21st European Meeting on Hypertension and Cardiovascular Prevention

A meta-analysis of primary care hypertension trials has shown that between-arm differences in systolic blood pressure (SBP) readings of 10 mmHg or more predict an increased risk in all-cause and cardiovascular mortality. Christopher E. Clark, Peninsula College of Medicine & Dentistry, Exeter, UK, presented the results of the meta-analysis.

Accurate blood pressure assessment is critical to the diagnosis and management of hypertension. Between-arm differences in SBP readings are common, with differences of 10 mmHg or more in up to 20% of hypertensive patients. Although inter-arm differences are an established marker of peripheral vascular disease (PVD) and mortality in patients with high vascular risk, the role of inter-arm differences as a risk marker in general practice is not well defined. The current meta-analysis was designed to evaluate the prevalence of inter-arm differences in SBP measurements in the primary care setting, as well as the association between inter-arm differences in SBP and long-term patient outcomes.

The meta-analysis included 5 trials of hypertensive patients who were managed in primary care clinics (n = 2,309). Hazard ratios for all-cause and cardiovascular mortality were adjusted for age, gender, smoking status, lipid profile, diabetes, and absolute blood pressure measurements.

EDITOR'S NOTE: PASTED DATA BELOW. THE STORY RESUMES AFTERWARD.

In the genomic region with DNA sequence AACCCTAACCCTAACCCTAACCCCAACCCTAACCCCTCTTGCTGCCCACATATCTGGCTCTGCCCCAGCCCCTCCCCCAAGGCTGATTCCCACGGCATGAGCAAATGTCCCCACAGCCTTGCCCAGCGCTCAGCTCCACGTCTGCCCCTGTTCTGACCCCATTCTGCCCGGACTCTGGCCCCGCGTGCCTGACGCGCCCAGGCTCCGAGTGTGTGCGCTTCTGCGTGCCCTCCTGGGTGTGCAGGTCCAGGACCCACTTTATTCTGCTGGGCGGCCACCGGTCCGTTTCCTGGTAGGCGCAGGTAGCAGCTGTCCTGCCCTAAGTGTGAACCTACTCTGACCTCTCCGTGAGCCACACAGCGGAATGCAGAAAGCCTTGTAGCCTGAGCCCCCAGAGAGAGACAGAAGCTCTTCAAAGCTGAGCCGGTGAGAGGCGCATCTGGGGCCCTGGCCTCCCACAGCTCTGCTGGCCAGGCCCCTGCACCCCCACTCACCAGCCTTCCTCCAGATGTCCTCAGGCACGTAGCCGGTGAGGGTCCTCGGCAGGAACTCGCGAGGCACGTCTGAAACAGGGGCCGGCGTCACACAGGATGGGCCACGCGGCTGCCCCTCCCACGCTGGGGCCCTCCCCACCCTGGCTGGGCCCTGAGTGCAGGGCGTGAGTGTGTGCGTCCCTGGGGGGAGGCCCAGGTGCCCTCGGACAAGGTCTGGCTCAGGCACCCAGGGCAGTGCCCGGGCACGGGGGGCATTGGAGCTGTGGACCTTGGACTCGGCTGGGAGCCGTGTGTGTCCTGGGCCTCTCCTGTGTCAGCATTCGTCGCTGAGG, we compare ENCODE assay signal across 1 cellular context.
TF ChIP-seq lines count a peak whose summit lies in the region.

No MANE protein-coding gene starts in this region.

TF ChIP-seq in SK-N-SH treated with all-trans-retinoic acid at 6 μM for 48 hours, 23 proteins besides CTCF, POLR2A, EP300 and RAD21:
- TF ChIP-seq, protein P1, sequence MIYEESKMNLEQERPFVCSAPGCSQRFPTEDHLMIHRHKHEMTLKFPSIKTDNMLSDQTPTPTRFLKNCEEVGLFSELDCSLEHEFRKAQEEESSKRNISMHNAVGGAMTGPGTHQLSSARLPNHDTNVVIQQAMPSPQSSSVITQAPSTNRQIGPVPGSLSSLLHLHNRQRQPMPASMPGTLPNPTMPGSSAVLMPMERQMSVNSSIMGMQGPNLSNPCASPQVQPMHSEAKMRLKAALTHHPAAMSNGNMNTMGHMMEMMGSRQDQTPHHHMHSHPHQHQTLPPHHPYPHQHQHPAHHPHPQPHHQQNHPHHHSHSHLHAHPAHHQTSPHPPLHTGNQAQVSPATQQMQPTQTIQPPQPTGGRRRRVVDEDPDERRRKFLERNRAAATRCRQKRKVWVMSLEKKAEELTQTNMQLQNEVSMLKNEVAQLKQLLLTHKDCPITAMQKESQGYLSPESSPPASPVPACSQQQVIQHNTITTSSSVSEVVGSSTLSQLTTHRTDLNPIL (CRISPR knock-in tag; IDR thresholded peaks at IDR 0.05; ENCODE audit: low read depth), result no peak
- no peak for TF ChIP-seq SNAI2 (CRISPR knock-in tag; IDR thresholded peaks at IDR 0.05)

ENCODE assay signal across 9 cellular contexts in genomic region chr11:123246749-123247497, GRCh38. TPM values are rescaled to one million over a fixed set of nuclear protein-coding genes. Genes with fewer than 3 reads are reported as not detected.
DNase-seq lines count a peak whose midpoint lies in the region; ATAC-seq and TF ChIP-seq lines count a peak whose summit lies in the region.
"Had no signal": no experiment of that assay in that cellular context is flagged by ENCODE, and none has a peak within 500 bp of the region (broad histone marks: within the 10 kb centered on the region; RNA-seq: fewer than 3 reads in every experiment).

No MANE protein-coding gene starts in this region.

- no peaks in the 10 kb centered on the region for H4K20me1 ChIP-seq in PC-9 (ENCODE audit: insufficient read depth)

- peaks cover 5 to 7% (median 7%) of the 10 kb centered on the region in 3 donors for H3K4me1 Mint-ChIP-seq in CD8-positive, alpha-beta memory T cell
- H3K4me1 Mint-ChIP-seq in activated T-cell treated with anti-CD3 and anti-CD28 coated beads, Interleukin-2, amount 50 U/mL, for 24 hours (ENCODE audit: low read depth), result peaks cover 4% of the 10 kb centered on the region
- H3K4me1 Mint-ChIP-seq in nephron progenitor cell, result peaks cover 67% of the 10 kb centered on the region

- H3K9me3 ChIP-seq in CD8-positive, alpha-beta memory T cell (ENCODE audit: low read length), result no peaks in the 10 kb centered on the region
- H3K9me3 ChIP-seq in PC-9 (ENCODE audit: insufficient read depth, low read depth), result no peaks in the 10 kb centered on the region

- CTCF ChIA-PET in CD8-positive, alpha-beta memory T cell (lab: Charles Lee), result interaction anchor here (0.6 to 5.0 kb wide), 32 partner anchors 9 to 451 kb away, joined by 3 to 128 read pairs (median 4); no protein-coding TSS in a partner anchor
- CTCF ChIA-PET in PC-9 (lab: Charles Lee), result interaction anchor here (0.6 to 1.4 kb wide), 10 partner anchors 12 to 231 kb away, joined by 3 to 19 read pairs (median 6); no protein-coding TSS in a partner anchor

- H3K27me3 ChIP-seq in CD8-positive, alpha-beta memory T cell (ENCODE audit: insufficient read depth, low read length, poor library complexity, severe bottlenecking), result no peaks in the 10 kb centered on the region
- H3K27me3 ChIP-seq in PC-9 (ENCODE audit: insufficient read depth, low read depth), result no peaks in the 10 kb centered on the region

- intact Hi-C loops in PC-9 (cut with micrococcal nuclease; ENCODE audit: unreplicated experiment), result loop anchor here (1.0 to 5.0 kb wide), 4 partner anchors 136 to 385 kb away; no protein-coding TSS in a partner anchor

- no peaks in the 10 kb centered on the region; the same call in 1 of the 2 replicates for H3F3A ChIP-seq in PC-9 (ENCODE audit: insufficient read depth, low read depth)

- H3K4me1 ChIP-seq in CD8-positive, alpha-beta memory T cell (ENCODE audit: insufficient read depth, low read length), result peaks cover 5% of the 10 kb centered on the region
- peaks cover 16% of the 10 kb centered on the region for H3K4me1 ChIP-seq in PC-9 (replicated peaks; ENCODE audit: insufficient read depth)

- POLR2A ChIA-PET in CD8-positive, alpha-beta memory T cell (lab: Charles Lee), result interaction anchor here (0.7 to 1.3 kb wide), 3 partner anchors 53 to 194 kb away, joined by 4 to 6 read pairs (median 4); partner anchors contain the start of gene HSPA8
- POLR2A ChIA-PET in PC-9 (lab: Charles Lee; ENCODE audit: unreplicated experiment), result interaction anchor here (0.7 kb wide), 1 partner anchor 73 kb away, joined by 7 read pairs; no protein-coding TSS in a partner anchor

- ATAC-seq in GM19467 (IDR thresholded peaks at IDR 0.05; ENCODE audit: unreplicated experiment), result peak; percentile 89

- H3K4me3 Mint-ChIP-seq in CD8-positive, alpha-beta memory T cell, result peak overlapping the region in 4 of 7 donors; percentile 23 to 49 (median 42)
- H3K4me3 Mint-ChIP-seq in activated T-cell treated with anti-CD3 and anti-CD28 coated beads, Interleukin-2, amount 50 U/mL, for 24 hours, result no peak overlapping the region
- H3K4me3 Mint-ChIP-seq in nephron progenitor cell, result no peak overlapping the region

High inter-arm differences in SBP readings significantly predicted all-cause mortality and cardiovascular mortality in this primary care population. An inter-arm difference in SBP of ≥10 mmHg increased the risk of all-cause mortality by 60% (HR, 1.60; 95% CI, 1.10 to 2.33; p = 0.001). A higher inter-arm difference in SBP (≥15 mmHg) had a similar effect on all-cause mortality (HR, 1.60; 95% CI, 1.13 to 2.27; p = 0.008).

Systolic inter-arm differences of ≥10 mmHg more than doubled the risk of cardiovascular mortality (HR, 2.15; 95% CI, 1.23 to 3.76; p <0.01). However, the threshold of ≥15 mmHg for inter-arm differences in SBP did not reach statistical significance for increased cardiovascular mortality (HR, 1.34; 95% CI, 0.82 to 2.18; p = 0.24).

Bilateral blood pressure measurements are feasible as part of the routine assessment of patients with hypertension. These findings highlight the importance of inter-arm differences in SBP as a marker of underlying PVD and increased mortality risk. Detecting an inter-arm difference of ≥10 mmHg should prompt the clinician to screen patients for other signs of vascular disease and consider aggressive cardiovascular risk factor modification.